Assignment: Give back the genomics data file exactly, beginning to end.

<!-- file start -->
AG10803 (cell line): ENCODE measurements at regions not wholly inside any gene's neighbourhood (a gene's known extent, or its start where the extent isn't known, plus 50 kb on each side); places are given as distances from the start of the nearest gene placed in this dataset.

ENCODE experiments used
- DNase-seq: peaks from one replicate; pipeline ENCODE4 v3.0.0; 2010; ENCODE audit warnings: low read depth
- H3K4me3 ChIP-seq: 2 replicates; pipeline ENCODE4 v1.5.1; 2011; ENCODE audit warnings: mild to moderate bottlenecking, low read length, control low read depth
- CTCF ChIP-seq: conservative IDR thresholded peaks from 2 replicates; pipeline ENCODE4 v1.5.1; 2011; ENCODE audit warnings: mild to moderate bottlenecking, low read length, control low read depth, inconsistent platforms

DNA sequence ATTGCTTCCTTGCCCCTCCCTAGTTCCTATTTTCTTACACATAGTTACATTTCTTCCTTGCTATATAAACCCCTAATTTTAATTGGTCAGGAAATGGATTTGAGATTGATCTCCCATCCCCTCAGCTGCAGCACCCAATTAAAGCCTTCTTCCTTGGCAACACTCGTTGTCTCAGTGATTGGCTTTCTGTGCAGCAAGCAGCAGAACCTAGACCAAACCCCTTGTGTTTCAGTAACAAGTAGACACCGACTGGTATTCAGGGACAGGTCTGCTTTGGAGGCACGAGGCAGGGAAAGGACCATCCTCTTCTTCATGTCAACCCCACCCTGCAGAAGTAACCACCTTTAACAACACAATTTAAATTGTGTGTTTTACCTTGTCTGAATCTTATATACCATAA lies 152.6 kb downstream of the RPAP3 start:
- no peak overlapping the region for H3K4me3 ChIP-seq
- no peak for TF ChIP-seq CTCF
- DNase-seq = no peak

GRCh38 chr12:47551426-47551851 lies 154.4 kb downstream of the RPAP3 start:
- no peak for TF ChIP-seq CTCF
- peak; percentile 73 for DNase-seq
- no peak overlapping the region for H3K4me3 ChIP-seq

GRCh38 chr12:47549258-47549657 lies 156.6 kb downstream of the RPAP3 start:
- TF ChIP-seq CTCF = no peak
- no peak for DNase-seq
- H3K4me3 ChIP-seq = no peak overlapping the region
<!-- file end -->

AG10803 (cell line): ENCODE measurements at regions not wholly inside any gene's neighbourhood (a gene's known extent, or its start where the extent isn't known, plus 50 kb on each side); places are given as distances from the start of the nearest gene placed in this dataset.

ENCODE experiments used
- DNase-seq: peaks from one replicate; pipeline ENCODE4 v3.0.0; 2010; ENCODE audit warnings: low read depth
- H3K4me3 ChIP-seq: 2 replicates; pipeline ENCODE4 v1.5.1; 2011; ENCODE audit warnings: mild to moderate bottlenecking, low read length, control low read depth
- CTCF ChIP-seq: conservative IDR thresholded peaks from 2 replicates; pipeline ENCODE4 v1.5.1; 2011; ENCODE audit warnings: mild to moderate bottlenecking, low read length, control low read depth, inconsistent platforms

DNA sequence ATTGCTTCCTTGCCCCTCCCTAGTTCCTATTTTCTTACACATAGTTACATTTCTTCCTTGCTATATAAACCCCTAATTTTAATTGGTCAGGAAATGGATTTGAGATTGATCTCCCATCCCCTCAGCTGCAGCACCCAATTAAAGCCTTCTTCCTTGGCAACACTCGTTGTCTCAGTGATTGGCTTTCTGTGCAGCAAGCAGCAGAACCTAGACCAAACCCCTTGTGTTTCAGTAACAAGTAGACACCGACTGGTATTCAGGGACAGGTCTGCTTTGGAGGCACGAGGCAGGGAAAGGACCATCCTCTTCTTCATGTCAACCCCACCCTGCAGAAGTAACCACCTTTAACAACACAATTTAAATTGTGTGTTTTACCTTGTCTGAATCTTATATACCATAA lies 152.6 kb downstream of the RPAP3 start:
- no peak overlapping the region for H3K4me3 ChIP-seq
- no peak for TF ChIP-seq CTCF
- DNase-seq = no peak

GRCh38 chr12:47551426-47551851 lies 154.4 kb downstream of the RPAP3 start:
- no peak for TF ChIP-seq CTCF
- peak; percentile 73 for DNase-seq
- no peak overlapping the region for H3K4me3 ChIP-seq

GRCh38 chr12:47549258-47549657 lies 156.6 kb downstream of the RPAP3 start:
- TF ChIP-seq CTCF = no peak
- no peak for DNase-seq
- H3K4me3 ChIP-seq = no peak overlapping the region